I am very happy with myself as, on saturday, I managed to complete the
64 mile Cyclone. The last time I managed this was 6 years ago
[@url:www.russet.org.uk/blog/1697] There were other momentus events
happening in my life that year [@url:www.russet.org.uk/blog/1846] which
probably explain why I have not found the time to replicate the feat
My main change this year has been my training schedule; I knew that I
was going to get there by cycling at the weekends --- it's not enough,
and too irregular. So, instead, I have been using some cycle rollers
that I bought ages ago but have not really just started to use. And what
a difference they have made; I remember feeling tired after a 20 mile
ride in April, so have got to 60 pretty quick. In fact, I managed to
time close to my previou…
I have written about assess previously
[@url:www.russet.org.uk/blog/3135] it is a tool which provides
predicates, macros and functions to support testing for Emacs. It is
actually agnostic to the test environment, although has specialised
support for ERT.
My new release of assess (v0.3.2) includes one significant change, and
two new features. I have updated the call capture functionality --- the
first version stored all the call data in a global variable, which was
quick and easy, but clearly not a log term solution. It now uses
closures instead which means that several functions can be captured at
once. This also allows the first new feature, which is the ability to
capture calls to hooks, with the function assess-call-capture-hook,
which takes a hook and a lambda, and returns any calls t…
Assess is my new package supporting
testing in Emacs. It has grown out of my frustration with the existing
framework while building the lentic package
For quite a while, the only testing framework in Emacs has been ERT (the
Emacs Regression Testing tool) which is part of core. More recently,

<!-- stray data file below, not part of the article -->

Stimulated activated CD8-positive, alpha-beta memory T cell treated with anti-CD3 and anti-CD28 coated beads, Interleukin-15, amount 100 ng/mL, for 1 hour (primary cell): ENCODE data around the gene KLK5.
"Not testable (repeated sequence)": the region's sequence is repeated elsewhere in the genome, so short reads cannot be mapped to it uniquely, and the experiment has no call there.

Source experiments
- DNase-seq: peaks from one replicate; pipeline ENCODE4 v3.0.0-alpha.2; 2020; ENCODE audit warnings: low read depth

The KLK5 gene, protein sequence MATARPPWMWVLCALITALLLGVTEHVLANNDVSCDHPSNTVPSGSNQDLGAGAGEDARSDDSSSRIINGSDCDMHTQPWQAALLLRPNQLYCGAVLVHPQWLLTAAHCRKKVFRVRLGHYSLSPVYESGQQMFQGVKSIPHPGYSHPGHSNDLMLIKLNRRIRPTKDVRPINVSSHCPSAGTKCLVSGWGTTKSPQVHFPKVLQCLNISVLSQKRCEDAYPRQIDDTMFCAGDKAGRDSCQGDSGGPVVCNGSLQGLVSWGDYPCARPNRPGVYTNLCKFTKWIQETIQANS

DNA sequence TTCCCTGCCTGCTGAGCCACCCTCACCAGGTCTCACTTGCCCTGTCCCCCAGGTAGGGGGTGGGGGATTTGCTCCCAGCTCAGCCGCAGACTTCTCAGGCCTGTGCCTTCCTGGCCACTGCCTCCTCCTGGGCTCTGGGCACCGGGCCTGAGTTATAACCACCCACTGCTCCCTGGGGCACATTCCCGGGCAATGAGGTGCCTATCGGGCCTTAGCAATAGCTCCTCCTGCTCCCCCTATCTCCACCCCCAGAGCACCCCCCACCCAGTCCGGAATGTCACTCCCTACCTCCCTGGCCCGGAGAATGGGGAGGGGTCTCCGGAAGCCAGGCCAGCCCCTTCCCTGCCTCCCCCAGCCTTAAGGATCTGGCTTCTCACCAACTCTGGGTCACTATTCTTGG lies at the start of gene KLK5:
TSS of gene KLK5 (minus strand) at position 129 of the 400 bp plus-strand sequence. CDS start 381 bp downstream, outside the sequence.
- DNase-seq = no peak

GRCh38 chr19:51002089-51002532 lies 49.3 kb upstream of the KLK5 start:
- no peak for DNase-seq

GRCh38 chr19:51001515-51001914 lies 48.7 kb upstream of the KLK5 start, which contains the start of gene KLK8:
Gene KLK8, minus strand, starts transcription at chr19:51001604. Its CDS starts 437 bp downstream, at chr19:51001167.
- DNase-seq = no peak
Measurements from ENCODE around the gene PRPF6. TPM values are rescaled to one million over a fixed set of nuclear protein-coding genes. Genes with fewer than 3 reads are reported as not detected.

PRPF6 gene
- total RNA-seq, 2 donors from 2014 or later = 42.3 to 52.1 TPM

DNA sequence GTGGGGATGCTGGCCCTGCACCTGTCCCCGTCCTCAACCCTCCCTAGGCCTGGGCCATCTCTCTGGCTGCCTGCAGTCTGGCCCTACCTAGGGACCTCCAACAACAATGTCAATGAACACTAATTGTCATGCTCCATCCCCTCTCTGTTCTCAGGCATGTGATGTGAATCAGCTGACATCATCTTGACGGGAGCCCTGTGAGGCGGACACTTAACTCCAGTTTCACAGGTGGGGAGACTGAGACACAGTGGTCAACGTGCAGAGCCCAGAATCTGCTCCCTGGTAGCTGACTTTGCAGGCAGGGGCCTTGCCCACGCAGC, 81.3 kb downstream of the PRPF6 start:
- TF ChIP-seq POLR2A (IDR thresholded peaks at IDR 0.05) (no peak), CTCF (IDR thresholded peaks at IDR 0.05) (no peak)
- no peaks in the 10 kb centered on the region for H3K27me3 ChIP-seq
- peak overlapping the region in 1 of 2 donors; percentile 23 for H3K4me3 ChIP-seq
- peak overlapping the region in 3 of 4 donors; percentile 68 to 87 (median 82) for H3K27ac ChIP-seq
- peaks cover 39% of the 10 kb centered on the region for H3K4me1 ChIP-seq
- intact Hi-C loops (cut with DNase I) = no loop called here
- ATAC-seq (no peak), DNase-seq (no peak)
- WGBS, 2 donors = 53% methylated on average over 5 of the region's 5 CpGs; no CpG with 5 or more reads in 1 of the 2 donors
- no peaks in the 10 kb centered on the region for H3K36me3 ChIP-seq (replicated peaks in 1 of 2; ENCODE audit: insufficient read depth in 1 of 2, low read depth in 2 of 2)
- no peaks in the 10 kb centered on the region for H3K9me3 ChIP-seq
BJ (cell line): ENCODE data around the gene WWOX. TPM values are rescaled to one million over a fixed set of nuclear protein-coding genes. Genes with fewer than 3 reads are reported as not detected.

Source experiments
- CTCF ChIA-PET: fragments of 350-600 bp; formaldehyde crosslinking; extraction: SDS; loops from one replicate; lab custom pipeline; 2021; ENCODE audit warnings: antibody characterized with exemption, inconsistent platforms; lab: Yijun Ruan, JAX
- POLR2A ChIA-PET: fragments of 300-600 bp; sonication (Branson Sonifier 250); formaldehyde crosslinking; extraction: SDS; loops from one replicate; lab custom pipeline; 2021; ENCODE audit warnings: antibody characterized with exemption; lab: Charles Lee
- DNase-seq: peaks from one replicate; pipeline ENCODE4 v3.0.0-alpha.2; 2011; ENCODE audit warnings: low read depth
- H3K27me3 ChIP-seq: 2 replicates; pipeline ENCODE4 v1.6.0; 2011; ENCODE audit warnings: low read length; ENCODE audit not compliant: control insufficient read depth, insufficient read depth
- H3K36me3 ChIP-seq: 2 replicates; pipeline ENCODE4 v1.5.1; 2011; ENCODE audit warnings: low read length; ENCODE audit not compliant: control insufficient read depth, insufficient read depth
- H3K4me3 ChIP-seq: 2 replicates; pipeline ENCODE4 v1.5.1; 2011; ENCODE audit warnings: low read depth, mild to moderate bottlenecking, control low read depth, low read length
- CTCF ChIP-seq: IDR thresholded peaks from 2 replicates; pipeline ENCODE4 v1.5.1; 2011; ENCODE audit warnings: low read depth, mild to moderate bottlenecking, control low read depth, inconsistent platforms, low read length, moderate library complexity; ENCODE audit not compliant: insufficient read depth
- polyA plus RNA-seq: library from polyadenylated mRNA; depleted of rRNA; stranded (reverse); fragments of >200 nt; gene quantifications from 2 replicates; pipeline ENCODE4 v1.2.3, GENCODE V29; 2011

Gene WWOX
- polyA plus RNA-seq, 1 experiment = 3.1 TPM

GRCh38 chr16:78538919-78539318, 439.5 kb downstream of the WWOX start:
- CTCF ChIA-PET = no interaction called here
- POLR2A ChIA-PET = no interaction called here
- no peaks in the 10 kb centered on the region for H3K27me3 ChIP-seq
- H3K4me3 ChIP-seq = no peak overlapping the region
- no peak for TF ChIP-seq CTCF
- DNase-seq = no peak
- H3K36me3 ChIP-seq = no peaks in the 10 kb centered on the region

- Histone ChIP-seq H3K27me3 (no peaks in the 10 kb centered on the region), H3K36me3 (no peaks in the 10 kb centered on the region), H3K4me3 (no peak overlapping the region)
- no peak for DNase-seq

there have been a number of new ones arriving. For example,
ecukes both provide behaviour driven
testing, rather like Jasmine or Cucumber respectively. Both worth
looking at --- I've used Ecukes for testing
Cask, and it's nicely implemented and
very usable. Assess is rather less radical than this though. It focuses
on providing a general set of tools for testing, mostly in terms of some
macros and predicates that should be useful.
For example, a recurren…
Over the years, a great deal has been written about the ontology of
It's a good example, is easy to understand and works surprisingly well
in a tutorial context. It is also comes up surprisingly commonly in the
public sphere as it did last year on BBC News
[@url:www.bbc.co.uk/news/magazine-33542392] The key point of which is
this: the pizza maker argues that you can't have a marinara (tomato and
garlic) with added mozzarella because a marinara is pizza rossa which
can't have mozzarella; a margherita (tomato and mozzarella) with garlic
is fine though. Ha, those crazy Italians. I paraphrase, of course.
Of course, the right to comment first on this article rests with Robert
Stevens, my colleague and worl…
My last blogpost was on logging [@url:www.russet.org.uk/blog/3112] with
the SLF4J library, its inclusion in the OWL API, and its impact on
Tawny-OWL. It raised quite a
response, not least because it suggested that people ignore the advice
of the authors of the library.
Perhaps, unsurprisingly, the general feeling was against my
position --- something that I expected given that this had already
happened on the SLF4J mailing list. Now, of course, it does have to be